As well as medical treatments for osteoarthritis, there are a number of ways that you can ease the symptoms of your condition yourself. Your healthcare professional can also give you advice about changes that you can make to your lifestyle in order to manage your osteoarthritis at home.
In some cases, this may be all you need to do to keep your symptoms of osteoarthritis under control.
If your osteoarthritis causes you pain and stiffness, you may not think that exercise is for you. However, exercise really helps you and can relieve pain. Not only will regular exercise keep you active and mobile, it will help to build up your muscles, which in turn strengthens your joints. Exercise is also good for relieving stress, losing weight, and improving your posture, all of which will ease your symptoms of osteoarthritis.
Your healthcare professional should discuss the benefits of regular exercise with you, and will be able to provide you with an exercise plan to follow at home. It is very important that you follow this plan carefully, because the wrong sort of exercise, or carrying out exercises incorrectly, may cause further damage to your joints.
Your exercise plan is likely to include exercises which improve your flexibility, strength, and fitness.
Flexibility exercises focus on your range of movement and involve gently stretching your joints to make them more supple. Strengthening exercises will improve your muscle strength and tone. However, the type of exercises that will be recommended for you will depend on which of your joints are affected by osteoarthritis. Exercises to improve your fitness will raise your heart rate, and improve your stamina, and may include cycling, walking, or swimming.
Being overweight makes your osteoarthritis worse because the extra weight puts even more strain on your joints, particularly those in your lower limbs that bear your weight.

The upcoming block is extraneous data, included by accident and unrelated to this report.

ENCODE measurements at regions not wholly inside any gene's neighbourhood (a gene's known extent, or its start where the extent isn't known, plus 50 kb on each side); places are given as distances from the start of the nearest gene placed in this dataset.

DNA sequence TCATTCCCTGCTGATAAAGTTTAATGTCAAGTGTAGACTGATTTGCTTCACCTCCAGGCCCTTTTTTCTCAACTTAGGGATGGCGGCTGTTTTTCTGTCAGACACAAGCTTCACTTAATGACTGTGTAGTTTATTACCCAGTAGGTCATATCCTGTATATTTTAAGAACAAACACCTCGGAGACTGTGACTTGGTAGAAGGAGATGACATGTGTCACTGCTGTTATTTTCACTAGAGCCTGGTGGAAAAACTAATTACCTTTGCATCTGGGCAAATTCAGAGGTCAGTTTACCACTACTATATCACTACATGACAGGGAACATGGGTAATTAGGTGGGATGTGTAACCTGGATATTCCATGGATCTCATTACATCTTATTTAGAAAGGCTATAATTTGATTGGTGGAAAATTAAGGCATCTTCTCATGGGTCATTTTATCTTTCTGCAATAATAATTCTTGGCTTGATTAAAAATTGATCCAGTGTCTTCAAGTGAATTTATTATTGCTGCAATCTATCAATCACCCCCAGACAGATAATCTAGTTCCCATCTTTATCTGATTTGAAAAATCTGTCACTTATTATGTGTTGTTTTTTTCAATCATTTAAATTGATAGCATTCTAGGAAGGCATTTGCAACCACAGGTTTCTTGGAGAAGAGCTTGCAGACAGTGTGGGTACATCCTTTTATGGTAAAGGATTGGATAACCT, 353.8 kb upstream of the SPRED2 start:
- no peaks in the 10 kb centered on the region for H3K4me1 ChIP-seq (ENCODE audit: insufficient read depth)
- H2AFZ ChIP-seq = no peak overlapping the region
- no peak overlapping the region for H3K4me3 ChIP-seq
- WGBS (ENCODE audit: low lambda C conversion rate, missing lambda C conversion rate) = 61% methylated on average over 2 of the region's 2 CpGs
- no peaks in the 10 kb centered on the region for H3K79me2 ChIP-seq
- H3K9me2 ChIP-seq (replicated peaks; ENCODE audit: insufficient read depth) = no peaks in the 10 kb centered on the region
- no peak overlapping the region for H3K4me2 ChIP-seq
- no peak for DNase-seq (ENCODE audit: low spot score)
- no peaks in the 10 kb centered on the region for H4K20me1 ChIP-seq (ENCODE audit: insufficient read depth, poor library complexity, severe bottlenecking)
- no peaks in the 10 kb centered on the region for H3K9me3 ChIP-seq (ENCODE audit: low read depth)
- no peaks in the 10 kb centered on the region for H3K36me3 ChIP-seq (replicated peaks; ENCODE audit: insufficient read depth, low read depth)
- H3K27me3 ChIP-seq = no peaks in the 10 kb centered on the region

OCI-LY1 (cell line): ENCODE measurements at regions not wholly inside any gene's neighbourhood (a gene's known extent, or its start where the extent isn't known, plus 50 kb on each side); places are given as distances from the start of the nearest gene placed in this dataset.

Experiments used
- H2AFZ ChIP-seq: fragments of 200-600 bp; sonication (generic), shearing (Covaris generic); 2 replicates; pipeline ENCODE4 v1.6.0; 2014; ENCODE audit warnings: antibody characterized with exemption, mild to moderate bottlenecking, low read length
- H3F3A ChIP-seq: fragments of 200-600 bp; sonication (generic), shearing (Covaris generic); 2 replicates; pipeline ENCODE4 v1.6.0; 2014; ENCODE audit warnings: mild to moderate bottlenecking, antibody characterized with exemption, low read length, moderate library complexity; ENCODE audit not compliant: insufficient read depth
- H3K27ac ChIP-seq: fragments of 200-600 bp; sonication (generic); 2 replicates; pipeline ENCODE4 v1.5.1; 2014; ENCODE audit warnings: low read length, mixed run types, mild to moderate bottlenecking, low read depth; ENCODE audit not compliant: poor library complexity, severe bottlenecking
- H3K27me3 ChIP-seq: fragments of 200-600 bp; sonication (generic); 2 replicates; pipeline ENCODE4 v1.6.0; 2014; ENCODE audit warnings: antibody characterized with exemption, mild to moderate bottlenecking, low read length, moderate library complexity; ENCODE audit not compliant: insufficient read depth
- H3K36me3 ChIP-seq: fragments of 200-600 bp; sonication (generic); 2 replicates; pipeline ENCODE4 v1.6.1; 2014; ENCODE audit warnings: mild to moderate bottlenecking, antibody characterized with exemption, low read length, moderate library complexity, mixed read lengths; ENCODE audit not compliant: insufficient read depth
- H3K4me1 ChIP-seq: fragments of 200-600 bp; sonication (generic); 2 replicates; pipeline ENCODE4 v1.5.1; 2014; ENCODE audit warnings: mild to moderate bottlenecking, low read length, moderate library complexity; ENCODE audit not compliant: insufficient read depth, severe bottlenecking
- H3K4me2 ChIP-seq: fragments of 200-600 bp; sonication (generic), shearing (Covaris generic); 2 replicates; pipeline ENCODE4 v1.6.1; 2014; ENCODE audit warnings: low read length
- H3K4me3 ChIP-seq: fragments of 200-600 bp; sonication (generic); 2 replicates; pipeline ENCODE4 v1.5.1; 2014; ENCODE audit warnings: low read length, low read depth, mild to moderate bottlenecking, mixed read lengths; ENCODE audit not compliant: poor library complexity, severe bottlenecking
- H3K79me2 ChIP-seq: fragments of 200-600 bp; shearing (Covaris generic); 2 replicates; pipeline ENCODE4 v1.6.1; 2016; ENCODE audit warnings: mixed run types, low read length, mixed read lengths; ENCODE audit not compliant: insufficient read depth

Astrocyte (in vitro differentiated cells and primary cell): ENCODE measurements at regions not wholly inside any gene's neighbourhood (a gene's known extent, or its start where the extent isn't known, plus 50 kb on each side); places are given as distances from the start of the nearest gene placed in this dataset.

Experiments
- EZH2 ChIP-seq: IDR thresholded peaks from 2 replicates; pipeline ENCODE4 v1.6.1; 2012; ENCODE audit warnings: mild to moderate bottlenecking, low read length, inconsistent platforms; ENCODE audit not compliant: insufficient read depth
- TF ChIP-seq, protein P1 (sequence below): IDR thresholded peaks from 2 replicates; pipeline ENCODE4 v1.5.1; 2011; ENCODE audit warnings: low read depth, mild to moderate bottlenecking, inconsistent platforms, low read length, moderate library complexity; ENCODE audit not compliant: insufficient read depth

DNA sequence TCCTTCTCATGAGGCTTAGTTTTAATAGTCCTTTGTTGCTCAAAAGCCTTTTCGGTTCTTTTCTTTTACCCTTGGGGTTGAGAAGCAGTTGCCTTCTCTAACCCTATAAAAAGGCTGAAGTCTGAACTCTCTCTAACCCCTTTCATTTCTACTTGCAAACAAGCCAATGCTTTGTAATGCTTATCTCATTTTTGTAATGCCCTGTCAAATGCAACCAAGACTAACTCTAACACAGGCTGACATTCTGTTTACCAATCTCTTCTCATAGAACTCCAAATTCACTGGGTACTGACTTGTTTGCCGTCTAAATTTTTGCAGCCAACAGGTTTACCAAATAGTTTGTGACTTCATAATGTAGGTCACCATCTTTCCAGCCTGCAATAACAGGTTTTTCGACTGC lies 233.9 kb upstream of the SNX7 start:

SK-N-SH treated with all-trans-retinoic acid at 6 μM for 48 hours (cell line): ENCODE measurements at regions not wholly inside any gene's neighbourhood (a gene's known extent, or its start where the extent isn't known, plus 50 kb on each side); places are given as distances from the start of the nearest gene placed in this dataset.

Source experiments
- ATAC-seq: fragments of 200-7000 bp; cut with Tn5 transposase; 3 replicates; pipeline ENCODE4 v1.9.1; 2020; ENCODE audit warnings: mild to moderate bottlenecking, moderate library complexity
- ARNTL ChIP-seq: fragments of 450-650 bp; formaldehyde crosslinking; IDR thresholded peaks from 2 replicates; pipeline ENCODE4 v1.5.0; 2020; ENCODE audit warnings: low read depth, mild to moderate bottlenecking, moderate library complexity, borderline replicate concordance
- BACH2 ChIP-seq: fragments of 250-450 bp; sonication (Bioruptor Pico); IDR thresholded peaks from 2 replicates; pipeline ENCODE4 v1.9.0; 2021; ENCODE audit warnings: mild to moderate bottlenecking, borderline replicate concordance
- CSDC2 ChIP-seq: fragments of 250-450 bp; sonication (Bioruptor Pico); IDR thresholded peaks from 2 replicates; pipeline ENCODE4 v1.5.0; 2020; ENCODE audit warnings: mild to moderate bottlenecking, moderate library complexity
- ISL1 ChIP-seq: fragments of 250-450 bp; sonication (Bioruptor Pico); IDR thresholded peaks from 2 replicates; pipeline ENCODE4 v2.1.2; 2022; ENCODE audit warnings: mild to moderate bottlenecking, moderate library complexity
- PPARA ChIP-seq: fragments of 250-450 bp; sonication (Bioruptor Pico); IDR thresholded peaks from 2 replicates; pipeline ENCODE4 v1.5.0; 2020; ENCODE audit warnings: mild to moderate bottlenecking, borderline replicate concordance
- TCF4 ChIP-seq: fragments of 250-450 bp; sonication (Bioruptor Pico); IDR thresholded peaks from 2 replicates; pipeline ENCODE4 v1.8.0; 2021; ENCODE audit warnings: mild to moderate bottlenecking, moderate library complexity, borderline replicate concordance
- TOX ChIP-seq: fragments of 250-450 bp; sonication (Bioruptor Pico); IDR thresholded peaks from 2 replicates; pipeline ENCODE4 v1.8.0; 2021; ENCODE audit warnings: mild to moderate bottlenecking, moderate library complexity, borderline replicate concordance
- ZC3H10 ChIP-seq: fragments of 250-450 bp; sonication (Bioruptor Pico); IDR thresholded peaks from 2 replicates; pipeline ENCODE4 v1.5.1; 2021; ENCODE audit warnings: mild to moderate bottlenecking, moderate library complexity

If you are overweight you should try to lose weight by exercising regularly, and eating a healthy diet. However, see your healthcare professional before starting a new exercise programme or making any changes to your diet. They will be able to devise an exercise plan that is suitable for you, and give you advice about how to lose weight slowly and safely.
There are many complementary therapies that are available for easing the symptoms of osteoarthritis, although there is little or no medical evidence to say that they are effective.
Therapies such as acupuncture, aromatherapy and massage are some of the other commonly used complementary therapies for osteoarthritis. Some people may find that they help, although they can be expensive and time-consuming.
If you have osteoarthritis and you decide to use a form of complementary therapy to treat your condition, make sure that your therapist is fully qualified and an accredited member of the appropriate organisation - for example, the British Acupuncture Council.
A number of supplements are available for treating osteoarthritis. Two of the most common supplements for osteoarthritis are chondroitin and glucosamine.
However, there is very little medical evidence to back up the effectiveness of supplements, such as chondroitin and glucosamine. These supplements can also be expensive. The National Institute for Health and Clinical Excellence (NICE) does not recommend the use of chondroitin because it has been found to be ineffective.
Glucosamine is available in two different preparations - glucosamine hydrochloride, which is licensed, and glucosamine sulphate, which is unlicensed.
Although there is little medical evidence to back up the effectiveness of glucosamine hydrochloride, recent research has shown that taking glucosamine sulphate (which is found in healthy cartilage) or fish oils may have positive results. However, the NHS cannot recommend or prescribe the use of glucosamine sulphate because it does not often prove to cost-effective.
If you want to buy glucosamine sulphate for yourself, it is best to take the 1500mg tablet that is taken once a day, as the 500mg tablets (taken three times a day) seems to be ineffective. However, you should not take glucosamine if you are allergic to shellfish.
Glucosamine sulphate is available from health food shops. However, it is important to remember that it may not be effective for everyone, and you may only get a mild improvement in your pain. You should evaluate the severity of your pain before you start taking glucosamine sulphate, so that you can tell whether or not there is a noticeable improvement.
It is best to take glucosamine sulphate for a trial period at first. If you have not noticed an improvement in your pain or stiffness within three months of taking glucosamine sulphate, it is not likely to be effective for you.
Rubefacients are available as gels and creams that produce a warm, reddening effect on your skin when you rub them in. There are several rubefacients which can be used to treat joint pain that is caused by osteoarthritis.
However, research has shown that rubefacients have little or no effect in treating osteoarthritis. For this reason they are not recommended for use.
Last updated: 27 June 2013
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